[06] Kenya - Kieni AB [CROP 22/23 ARCHIVE]

[06] Kenya - Kieni AB [CROP 22/23 ARCHIVE]

This AB lot from the Kieni station ran from 06/09/2023 to 03/01/2024.

There are few things as satisfying as a really good washed Kenyan coffee. Tasting like fruit cordial and warm climate red wines, they’re in a class of their own. This AB lot hails from the renowned Kieni washing station in Nyeri, and blew us away as the top coffee 4 times in blind cuppings.

Brew Guide:

Best Brewed with: Filter

Kenyan coffees are so well known for their big, punchy acidity and ripe fruit notes. This is the first coffee we would strongly suggest as filter only - those with a professional level setup willing to pull 1:3 or 1:4 shots will be able to balance the acidity on espresso, but this coffee will be a bit of a lemon juice ‘spro on a sage or similar home setup. 

We’d suggest trying different ratios - 1:16 (or 60g per litre) all the way to 1:20 (50g per litre). Stronger ratios will have syrupy texture, but less clarity, whereas more open ratios show the full complexity this coffee has to offer. 

We’re tasting:  Intense jammy fruit on the dry aroma with notable florals, in the cup a zippy acidity with layered ripe berry notes - blackcurrant, gooseberry, redcurrant and white grape. As it cools a sweet citrus like meyer lemon keeps it refreshing, with a softer raspberry note coming to the fore. Complex AF


Country of Origin:
Nyeri, Ndimaini town
Producer Group:
1500 smallholder farmers in the Mugaga Farmers Cooperative Society
Kieni CWS

SL28, SL34, Ruiru 11, Batian. 

Screen size: AB

1700-1800 MASL
Washed - Pulped with an overnight dry fermentation, washed and soaked before drying on raised beds for 10-14 days
Import Partner:
Nordic Approach


The Story:

Kieni has its roots in the Mugaga Farmers Cooperative Society, situated in the heart of Nyeri near Ndimaini town. Established in 1985, this cooperative comprises 1,500 active farmer members cultivating cherries at elevations between 1700 to 1800 metres above sea level. The prevalent coffee varieties include SL-28, SL-34, Ruiru 11 and Batian, grown in nutrient-rich clay loam soil. 

The Mugaga Farmers Cooperative Society encompasses several factories, including Kieni, and covers a region with fertile red volcanic soil and a favourable climate. 

The coffee production process at Kieni reflects their commitment to quality. It commences with careful cherry selection, with only the best cherries being handpicked and hand-sorted before pulping. The pulped coffee is dry fermented overnight, the native wild microflora fermenting the sticky fruit sugars before thorough washing in specially designed density sorting channels. The coffee is then soaked in clean water in holding tanks (the classic Kenyan “double soak” process). Kenyan coffees are a bit like a proper Neapolitan Margherita (and that isn’t a tomato joke) - a simple combination of high quality ingredients combine to create something far more than the sum of its parts. The varieties grown, the climate and soil, the quality processing (including the double fermentation) combines in an emergent effect to create super intense and tasty lots, with a distinct “flavour of origin”.

The parchment undergoes a precise drying process on raised beds for approximately 10-14 days. Once the parchment reaches the ideal moisture level, it's sent to the dry mill for milling and grading, ensuring consistent quality.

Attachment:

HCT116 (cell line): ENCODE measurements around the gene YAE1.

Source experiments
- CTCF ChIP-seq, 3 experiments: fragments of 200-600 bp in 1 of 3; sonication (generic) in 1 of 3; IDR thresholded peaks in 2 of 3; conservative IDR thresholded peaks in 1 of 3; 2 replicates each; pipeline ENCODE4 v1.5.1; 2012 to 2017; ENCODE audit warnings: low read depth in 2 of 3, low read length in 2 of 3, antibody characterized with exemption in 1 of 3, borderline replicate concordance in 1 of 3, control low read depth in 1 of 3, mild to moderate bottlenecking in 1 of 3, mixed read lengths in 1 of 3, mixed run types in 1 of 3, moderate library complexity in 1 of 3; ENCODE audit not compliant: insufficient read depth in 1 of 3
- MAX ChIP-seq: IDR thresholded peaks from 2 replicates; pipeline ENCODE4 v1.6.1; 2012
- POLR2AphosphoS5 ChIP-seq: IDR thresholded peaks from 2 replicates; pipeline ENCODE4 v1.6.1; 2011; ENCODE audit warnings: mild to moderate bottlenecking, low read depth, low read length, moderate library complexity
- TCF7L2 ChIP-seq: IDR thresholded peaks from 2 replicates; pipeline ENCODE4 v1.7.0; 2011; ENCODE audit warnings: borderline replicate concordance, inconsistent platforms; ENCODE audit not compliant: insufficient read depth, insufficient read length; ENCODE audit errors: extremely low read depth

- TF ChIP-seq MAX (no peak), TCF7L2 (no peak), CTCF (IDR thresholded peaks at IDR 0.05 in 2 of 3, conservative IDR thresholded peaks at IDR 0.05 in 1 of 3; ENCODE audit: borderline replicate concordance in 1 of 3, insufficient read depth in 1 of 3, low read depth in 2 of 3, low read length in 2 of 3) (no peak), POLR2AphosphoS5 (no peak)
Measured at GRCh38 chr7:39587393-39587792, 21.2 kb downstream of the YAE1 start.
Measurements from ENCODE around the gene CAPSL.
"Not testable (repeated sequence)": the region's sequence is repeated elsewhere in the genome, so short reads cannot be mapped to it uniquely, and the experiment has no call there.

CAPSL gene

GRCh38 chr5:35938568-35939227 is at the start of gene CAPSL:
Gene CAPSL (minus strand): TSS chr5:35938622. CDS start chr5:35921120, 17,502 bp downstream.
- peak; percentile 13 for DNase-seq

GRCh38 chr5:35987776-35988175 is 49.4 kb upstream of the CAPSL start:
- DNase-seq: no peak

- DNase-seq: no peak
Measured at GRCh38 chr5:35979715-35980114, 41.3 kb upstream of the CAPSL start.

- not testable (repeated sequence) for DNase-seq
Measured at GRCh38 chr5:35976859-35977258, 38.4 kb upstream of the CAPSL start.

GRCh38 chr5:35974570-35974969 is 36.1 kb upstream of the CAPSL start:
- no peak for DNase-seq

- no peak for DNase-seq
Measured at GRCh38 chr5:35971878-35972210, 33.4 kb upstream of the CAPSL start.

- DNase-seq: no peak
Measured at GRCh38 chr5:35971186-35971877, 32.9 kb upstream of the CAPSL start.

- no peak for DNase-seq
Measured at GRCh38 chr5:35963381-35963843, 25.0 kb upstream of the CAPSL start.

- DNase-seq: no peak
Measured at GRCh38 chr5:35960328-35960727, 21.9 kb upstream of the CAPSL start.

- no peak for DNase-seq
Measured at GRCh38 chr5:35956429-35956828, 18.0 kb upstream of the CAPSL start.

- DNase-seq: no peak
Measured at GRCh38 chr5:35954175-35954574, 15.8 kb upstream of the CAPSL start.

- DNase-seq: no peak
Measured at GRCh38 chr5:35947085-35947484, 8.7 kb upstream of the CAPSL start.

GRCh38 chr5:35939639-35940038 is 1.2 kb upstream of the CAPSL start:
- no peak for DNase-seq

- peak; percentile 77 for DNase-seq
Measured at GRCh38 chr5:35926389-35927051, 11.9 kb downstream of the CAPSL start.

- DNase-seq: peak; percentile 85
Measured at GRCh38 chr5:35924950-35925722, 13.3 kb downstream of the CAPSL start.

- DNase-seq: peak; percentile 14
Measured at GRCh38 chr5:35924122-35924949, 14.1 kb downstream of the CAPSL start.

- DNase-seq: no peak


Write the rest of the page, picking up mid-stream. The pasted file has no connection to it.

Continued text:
Sustainability is a core value for Kieni, demonstrated through initiatives like wastewater soak pits, which prevent water from flowing into local water systems, protecting the environment.

The cooperative offers technical & agronomic assistance to its members, including sourcing seedlings, planting, weeding, pruning, spraying, and fertilising. Technical guidance and farmer training programs offered by the Ministry of Agriculture contribute to sustainable farming practices.

Kieni, as part of the Mugaga Cooperative Society, extends its support to the community by providing credit facilities for school fees, farm inputs, and advance payments.

Two footnotes for things we feel it's important to acknowledge:

1. Kenya has been a tricky origin to engage with this year - echoes of the colonial past have erupted to cause a crisis in the coffee exporting sector, with the government colliding with multinationals - some of whom we work with closely in other origins as export partners - as well as those who stand to unscrupulously gain from the system. We've written a short precis on the situation in our behind the scenes blog here.

2. Kieni is famously associated with one of the G.O.A.T Danish Roasteries, Coffee Collective. Coffee Collective has been buying directly from Kieni for the past 13 years and have an incredible direct trade relationship - and their work together clearly shows, as this lot, in table after table of top-class (just landed spot) Kenyan coffees stood head and shoulders in blind tasting above the rest. It would be easy for us to pass up buying this coffee lest we impinge on such a legendary pairing; but we also came up in the industry as baristas and roasters who were blown away, year after year, with Kieni consistently producing some of the best Kenyan coffees we would try. 

So we’ve bought it for the personally very exciting prospect of seeing what our expression from the very same factory will be - how can our roasting approach and ethos produce a different take with similar raw materials, sourced and roasted for the UK community (and water!)

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